final until disposition of timely filed motion for rehearing.
of a non-final order from the Circuit Court for the
Seventeenth Judicial Circuit, Broward County; Michael J.
Orlando, Judge; L.T. Case No. 16-2136CJ10A.
Jo Bondi, Attorney General, Tallahassee, and James J. Carney,
Assistant Attorney General, West Palm Beach, for appellant.
Haughwout, Public Defender, and Virginia Murphy, Assistant
Public Defender, West Palm Beach, for appellee.
Court has jurisdiction over this appeal of the trial
court's order granting C.J.'s motion to suppress
cannabis found after what he contends was an illegal search.
Fla. R. App. P. 9.145(c)(1)(B). We agree with the State that
the search in this case was within the limits of the Fourth
Amendment and therefore reverse and remand for continued
proceedings in which the cannabis is not suppressed on this
enforcement officer observed the allegedly delinquent child,
C.J., riding his bicycle shortly after 9:00 p.m. Because the
bicycle lacked the required light, the officer stopped C.J.
to cite him for this infraction. While performing a routine
ID check on C.J., the officer was alerted to the fact that
C.J. was on probation and had a curfew of 6:00 p.m. The
officer did not ask C.J. if he had any court-authorized
excuse for being out past his curfew, nor did C.J. volunteer
such information. There was also
nothing immediately obvious about C.J. that might have
suggested a legitimate excuse (such as, for example, a work
uniform which might have indicated that C.J.'s shift had
just ended). After confirming C.J.'s probationary status
over the phone, the officer placed C.J. under arrest for the
curfew violation. During a customary pat-down as part of the
arrest, the officer located the cannabis at issue in this
moved to suppress the cannabis, arguing that his arrest for
violation of probation was illegal. His argument was essentially that the
officer was required to engage in a reasonable investigation
of possible excuses for C.J.'s breaking of his curfew,
and that the officer did not do so. Without doing so,
according to C.J., the officer lacked probable cause for the
arrest. The trial court agreed with this argument, stating
that it "believe[d] [the officer] was under a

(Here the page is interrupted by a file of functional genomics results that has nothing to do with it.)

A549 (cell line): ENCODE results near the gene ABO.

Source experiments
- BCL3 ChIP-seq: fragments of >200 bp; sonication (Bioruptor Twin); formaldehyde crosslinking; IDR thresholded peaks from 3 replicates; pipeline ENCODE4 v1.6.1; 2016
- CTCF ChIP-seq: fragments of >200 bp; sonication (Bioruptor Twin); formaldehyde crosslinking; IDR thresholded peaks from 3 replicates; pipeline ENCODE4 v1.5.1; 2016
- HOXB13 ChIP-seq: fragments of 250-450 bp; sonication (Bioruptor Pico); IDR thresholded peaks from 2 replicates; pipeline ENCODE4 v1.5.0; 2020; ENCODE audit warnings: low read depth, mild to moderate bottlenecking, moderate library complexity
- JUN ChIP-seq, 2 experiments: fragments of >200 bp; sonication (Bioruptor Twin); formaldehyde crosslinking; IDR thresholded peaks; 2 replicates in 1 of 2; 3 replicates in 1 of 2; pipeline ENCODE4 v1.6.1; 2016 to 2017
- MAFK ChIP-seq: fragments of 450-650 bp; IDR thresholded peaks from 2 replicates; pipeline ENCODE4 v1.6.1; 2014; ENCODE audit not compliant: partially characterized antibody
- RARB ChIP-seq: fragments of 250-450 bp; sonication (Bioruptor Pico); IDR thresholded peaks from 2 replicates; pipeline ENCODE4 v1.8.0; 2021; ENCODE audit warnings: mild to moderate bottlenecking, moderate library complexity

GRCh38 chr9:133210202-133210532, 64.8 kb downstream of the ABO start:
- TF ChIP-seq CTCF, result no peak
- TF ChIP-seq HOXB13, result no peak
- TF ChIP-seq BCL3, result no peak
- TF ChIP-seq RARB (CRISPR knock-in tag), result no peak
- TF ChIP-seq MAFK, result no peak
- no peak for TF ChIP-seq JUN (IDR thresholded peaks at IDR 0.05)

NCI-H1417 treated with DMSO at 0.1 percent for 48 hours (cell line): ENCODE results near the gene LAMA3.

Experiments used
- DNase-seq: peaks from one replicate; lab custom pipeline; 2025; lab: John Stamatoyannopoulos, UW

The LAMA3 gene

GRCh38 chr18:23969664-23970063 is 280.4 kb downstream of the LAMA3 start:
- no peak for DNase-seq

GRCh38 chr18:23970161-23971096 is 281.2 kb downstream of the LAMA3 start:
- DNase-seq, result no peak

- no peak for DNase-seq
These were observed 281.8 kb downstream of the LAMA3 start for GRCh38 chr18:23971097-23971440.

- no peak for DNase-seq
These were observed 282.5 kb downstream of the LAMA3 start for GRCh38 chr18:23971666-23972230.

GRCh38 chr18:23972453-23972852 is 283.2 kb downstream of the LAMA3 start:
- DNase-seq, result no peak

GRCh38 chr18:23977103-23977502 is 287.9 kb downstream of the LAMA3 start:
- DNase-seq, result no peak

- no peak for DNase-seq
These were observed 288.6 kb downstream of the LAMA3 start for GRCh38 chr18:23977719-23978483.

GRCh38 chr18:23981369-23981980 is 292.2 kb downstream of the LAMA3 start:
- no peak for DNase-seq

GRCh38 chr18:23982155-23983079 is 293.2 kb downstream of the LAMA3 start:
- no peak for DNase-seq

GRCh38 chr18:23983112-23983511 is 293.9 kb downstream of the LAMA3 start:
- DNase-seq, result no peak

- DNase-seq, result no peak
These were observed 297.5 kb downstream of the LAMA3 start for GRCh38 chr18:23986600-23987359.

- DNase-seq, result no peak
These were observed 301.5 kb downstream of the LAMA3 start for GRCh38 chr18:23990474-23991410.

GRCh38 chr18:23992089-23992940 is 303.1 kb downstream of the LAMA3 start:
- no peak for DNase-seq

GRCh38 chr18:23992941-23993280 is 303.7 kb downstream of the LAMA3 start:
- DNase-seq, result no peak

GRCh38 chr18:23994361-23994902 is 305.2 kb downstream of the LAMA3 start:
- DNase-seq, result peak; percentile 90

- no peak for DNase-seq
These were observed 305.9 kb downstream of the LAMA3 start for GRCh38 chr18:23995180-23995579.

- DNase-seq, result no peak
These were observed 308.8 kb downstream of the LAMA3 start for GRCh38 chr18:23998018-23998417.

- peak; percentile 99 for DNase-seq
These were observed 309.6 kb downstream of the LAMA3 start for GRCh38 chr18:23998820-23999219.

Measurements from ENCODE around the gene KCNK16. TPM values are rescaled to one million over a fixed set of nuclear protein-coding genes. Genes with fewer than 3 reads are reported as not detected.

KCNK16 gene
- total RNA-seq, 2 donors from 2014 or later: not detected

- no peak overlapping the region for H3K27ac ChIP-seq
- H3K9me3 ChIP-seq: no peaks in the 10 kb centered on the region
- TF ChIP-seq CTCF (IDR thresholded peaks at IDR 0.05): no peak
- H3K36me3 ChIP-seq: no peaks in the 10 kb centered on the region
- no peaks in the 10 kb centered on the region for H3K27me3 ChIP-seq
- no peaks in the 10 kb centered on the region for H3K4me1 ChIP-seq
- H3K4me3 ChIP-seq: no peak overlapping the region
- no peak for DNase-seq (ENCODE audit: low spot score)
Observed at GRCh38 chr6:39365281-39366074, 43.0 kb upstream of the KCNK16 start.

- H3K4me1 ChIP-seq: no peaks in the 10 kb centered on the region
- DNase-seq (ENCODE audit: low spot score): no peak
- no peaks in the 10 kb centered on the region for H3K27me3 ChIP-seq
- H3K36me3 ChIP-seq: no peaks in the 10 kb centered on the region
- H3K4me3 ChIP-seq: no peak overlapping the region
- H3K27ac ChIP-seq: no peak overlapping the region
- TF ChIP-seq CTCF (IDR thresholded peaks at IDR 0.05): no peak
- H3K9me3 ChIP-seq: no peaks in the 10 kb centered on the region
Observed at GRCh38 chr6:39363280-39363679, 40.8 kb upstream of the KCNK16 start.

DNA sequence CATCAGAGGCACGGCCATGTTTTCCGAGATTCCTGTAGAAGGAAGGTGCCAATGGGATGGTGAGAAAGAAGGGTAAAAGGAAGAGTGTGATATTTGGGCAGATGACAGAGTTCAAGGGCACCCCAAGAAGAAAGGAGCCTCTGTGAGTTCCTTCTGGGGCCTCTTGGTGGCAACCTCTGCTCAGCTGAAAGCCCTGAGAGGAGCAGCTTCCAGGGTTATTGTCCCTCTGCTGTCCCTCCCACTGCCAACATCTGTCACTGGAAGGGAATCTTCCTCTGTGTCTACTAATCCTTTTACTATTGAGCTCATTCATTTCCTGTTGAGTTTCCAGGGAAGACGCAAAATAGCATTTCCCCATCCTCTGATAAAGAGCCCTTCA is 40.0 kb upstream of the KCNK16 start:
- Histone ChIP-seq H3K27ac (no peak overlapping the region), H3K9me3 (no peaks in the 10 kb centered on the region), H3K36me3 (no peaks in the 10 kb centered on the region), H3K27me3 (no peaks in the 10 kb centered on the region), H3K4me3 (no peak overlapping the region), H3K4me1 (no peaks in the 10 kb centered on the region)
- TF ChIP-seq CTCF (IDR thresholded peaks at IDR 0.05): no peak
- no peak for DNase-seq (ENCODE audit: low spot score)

responsibility to question [C.J.] further." Holding that
the failure to further question C.J. made the arrest invalid,
the trial court granted C.J.'s motion to suppress. The
motion to suppress, we review the trial court's legal
conclusions de novo but defer to the trial court on issues of
fact. M.J. v. State, 121 So.3d 1151, 1154 (Fla. 4th
officer may arrest a child if that officer "has probable
cause to believe that a child is in violation of the
conditions of the child's probation." §
985.101(1)(d), Fla. Stat. (2016). "The test for probable
cause is whether the [totality of the] facts and
circumstances within an officer's knowledge are
sufficient to warrant a person of reasonable caution to
believe that [it is more likely than not that] an offense has
been committed." Curtis v. State, 748 So.2d
370, 374 (Fla. 4th DCA 2000) (en banc); accord State v.
Blaylock, 76 So.3d 13, 14 (Fla. 4th DCA 2011) (using the
language inserted into the quotation). Probable cause does
not require absolute certitude, but is more than bare
true that "[a] police officer may not close his or her
eyes to facts that would help clarify the circumstances of an
arrest." City of St. Petersburg v. Austrino,
898 So.2d 955, 959 (Fla. 2d DCA 2005) (quoting BeVier v.
Hucal, 806 F.2d 123, 128 (7th Cir. 1986)). However, the
theoretical possibility that something observed and believed
to be criminal might be innocent does not destroy probable
cause. Blaylock, 76 So.3d at 14-15; see also
State v. Maya, 529 So.2d 1282, 1287 n.7 (Fla. 3d DCA
1988) ("[T]he determination of probable cause does not
turn on whether an innocent explanation can possibly be
conjured up from what are obviously incriminating
circumstances. Rather, it is dependent on what a realistic
view of the facts justifies or requires."). Furthermore,
although an officer, in establishing probable cause, "is
required to conduct a reasonable investigation, . .
. the officer does not have to take every conceivable step to
eliminate the possibility of convicting an innocent
person." City of Clearwater v. Williamson, 938
So.2d 985, 990 (Fla. 2d DCA 2006).
time he placed C.J. under arrest, the officer was aware that
C.J. was on probation, out three hours past his curfew, and
did not appear to be within any possible exception to the
curfew requirement (again, for example, by being in a work
uniform). Taking the totality of these facts and
circumstances into account, a "person of reasonable
caution" could believe that it was more likely than not
that C.J. was in violation of his probation. Curtis,
748 So.2d at 374. This case does not involve a claim of
innocence by C.J. which the officer may have had to
investigate, like in Austrino, and instead is more
like Maya and Williamson, where there may
have been an innocent explanation, but the criminal
likelihood was still apparent in light of the reasonable
investigation performed. ...